TORONTO — Ontario elementary students will be taught more hands-on science, technology and engineering skills starting in September as part of a new curriculum unveiled Tuesday.
The curriculum will reflect many advancements in science and technology since the last update in 2007, Education Minister Stephen Lecce said.
"Think about all the changes and emerging technologies we have seen, such as the development of smartphones, self-driving vehicles and other forms of artificial intelligence," he said at a press conference.
"As the economy changes, so must our curriculum to ensure students are learning the skills they need to help them gain access to good-paying jobs, to ensure they have a competitive advantage upon their graduation here in Ontario."
The new curriculum will take effect in September, and there will also be a new, destreamed Grade 9 science course that includes exploring careers in science, technology, engineering and math (STEM) and related skilled trades.
Officials say new STEM learning will include Grade 6 students designing and testing devices such as flying machines, and Grade 8 students designing a system that replicates a conveyor belt.
As well, students starting in Grade 1 will apply coding – which was recently added to the elementary math curriculum – and learn about environmental protection, a new section in which students will consider solutions to reducing greenhouse gas emissions.
The new curriculum also updates existing sections such as life systems, matter and energy, structures and mechanisms, and Earth and space systems.
Officials say 130 expectations were removed from the curriculum to make room for the new material, but they say doing so eliminates redundancies in the previous curriculum and that no important learning is being lost.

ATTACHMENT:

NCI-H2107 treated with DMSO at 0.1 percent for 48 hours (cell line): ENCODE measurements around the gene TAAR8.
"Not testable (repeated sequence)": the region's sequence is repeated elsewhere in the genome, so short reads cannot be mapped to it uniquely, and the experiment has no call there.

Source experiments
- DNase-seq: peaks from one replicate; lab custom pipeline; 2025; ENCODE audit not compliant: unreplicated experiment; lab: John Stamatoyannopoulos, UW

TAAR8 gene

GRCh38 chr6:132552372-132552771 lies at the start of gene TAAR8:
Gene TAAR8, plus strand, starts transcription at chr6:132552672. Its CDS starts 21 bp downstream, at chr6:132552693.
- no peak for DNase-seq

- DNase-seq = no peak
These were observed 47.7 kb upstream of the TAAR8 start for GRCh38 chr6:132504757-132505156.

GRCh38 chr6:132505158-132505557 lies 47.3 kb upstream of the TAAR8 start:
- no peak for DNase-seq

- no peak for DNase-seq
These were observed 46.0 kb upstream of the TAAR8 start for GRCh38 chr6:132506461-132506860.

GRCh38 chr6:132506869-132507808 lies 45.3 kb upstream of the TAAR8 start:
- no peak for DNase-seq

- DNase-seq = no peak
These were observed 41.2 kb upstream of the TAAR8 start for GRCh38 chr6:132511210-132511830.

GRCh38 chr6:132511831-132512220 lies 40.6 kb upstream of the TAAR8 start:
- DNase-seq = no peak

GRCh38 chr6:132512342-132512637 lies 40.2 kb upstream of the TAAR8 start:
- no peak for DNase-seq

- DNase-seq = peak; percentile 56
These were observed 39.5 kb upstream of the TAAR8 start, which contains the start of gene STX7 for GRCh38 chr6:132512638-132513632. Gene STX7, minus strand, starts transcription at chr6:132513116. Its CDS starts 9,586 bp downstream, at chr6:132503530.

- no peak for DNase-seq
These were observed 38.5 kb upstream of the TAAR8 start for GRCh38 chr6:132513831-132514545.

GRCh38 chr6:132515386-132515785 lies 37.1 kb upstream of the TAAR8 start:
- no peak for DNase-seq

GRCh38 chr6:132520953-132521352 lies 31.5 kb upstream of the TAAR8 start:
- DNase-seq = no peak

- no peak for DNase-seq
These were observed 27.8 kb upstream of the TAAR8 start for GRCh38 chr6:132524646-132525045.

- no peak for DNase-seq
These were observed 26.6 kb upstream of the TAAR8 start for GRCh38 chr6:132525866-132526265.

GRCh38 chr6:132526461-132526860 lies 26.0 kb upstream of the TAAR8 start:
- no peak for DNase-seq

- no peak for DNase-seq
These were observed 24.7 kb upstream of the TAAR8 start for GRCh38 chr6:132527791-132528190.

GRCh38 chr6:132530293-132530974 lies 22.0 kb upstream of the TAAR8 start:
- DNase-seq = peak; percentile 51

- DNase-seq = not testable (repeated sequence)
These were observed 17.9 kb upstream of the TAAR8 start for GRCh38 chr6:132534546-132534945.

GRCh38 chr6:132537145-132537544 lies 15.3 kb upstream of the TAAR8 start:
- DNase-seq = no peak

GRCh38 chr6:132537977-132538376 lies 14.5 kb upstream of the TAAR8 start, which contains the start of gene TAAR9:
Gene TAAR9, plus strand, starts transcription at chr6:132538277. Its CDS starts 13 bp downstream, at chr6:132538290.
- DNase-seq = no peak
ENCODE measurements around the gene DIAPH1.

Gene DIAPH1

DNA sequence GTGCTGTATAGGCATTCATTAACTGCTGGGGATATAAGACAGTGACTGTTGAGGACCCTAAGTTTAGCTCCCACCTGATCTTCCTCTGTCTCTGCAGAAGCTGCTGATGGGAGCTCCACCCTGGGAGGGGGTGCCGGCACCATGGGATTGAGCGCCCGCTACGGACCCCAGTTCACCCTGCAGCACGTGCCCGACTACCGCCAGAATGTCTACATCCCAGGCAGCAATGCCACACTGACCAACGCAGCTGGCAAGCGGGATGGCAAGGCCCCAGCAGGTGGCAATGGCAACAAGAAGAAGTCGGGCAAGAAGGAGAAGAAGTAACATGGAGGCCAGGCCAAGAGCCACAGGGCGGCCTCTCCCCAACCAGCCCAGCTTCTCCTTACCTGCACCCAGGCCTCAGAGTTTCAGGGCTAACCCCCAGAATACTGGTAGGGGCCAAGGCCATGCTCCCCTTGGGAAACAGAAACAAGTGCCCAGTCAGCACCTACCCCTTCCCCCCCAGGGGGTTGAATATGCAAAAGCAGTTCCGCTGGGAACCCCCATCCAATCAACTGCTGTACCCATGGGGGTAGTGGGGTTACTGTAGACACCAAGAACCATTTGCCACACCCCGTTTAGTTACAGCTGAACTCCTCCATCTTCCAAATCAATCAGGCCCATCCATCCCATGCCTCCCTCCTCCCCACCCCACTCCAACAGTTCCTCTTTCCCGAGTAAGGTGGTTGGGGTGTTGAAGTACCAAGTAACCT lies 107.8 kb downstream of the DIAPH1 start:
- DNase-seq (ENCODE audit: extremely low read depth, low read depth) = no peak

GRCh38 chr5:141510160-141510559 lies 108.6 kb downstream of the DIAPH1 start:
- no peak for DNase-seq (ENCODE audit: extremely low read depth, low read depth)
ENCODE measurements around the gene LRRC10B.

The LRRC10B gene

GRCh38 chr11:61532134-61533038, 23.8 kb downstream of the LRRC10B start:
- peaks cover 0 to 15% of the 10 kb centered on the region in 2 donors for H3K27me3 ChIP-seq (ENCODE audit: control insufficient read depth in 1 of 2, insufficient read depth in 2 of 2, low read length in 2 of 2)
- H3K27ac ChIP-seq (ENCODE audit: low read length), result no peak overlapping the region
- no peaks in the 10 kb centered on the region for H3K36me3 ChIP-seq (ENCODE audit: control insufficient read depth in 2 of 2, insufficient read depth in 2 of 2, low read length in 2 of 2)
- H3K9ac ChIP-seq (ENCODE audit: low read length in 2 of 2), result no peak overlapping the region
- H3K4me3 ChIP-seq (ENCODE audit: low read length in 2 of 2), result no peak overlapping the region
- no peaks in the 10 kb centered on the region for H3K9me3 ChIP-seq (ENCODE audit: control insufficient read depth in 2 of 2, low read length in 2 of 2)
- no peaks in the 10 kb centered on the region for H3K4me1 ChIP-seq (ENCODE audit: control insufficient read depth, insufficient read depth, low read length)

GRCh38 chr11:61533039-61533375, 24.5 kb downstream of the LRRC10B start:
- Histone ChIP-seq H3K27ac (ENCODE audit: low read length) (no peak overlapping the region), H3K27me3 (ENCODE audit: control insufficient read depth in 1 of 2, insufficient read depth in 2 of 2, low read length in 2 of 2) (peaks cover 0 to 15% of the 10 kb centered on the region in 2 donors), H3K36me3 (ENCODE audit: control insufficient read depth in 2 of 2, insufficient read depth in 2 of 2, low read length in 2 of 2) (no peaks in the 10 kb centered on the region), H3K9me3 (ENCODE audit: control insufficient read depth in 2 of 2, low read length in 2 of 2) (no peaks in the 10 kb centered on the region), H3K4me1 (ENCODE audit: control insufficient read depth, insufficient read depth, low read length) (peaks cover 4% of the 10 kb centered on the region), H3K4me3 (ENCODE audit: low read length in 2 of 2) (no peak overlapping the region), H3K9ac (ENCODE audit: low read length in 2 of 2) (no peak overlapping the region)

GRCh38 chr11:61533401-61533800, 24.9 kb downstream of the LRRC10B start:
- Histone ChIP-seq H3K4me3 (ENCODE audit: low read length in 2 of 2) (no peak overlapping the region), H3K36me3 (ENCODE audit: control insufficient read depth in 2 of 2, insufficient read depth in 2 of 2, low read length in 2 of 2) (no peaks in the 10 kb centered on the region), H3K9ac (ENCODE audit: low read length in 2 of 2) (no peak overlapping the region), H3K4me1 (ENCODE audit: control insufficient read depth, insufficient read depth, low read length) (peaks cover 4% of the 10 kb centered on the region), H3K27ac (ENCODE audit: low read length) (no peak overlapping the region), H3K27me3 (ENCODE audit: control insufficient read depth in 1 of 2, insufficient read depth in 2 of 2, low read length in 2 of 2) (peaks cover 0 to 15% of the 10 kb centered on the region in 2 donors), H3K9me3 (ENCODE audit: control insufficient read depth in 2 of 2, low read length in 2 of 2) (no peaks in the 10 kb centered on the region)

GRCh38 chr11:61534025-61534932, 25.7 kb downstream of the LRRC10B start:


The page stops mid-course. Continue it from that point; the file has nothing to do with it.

Teachers will have a professional activity day next school year specifically focused on STEM learning, officials said.
The president of the Elementary Teachers’ Federation of Ontario said the union sent requested feedback to the Education Ministry on March 3 about "modernization in education, including considerations for revisions to the elementary Science and Technology curriculum."
"Five days later, we have an announcement. We’re left wondering if anyone at the ministry considered our input," Karen Brown said in an emailed statement.
Brown was also critical of the "compressed timeline" given for school boards to instruct teachers on the new curriculum.
"The Ford government continues to demonstrate a complete lack of understanding of how school boards and schools operate," she said.
-With files from Holly McKenzie-Sutter
This report by The Canadian Press was first published March 8, 2022.
Allison Jones, The Canadian Press